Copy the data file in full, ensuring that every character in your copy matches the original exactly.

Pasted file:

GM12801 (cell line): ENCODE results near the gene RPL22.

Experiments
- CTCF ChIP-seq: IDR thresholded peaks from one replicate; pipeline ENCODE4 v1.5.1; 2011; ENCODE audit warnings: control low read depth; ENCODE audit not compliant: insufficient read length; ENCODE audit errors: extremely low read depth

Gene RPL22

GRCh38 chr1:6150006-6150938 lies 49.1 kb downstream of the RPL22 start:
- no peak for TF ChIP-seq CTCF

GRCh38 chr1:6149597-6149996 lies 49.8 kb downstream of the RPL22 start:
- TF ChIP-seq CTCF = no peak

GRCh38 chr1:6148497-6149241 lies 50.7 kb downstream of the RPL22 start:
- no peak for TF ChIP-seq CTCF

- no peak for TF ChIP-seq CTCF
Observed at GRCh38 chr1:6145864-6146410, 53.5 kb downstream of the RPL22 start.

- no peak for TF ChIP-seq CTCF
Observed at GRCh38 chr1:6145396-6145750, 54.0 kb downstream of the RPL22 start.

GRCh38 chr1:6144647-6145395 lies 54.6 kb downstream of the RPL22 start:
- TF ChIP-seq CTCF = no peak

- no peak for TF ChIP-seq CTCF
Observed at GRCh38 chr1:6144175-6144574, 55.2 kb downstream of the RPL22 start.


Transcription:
GM12801 (cell line): ENCODE results near the gene RPL22.

Experiments
- CTCF ChIP-seq: IDR thresholded peaks from one replicate; pipeline ENCODE4 v1.5.1; 2011; ENCODE audit warnings: control low read depth; ENCODE audit not compliant: insufficient read length; ENCODE audit errors: extremely low read depth

Gene RPL22

GRCh38 chr1:6150006-6150938 lies 49.1 kb downstream of the RPL22 start:
- no peak for TF ChIP-seq CTCF

GRCh38 chr1:6149597-6149996 lies 49.8 kb downstream of the RPL22 start:
- TF ChIP-seq CTCF = no peak

GRCh38 chr1:6148497-6149241 lies 50.7 kb downstream of the RPL22 start:
- no peak for TF ChIP-seq CTCF

- no peak for TF ChIP-seq CTCF
Observed at GRCh38 chr1:6145864-6146410, 53.5 kb downstream of the RPL22 start.

- no peak for TF ChIP-seq CTCF
Observed at GRCh38 chr1:6145396-6145750, 54.0 kb downstream of the RPL22 start.

GRCh38 chr1:6144647-6145395 lies 54.6 kb downstream of the RPL22 start:
- TF ChIP-seq CTCF = no peak

- no peak for TF ChIP-seq CTCF
Observed at GRCh38 chr1:6144175-6144574, 55.2 kb downstream of the RPL22 start.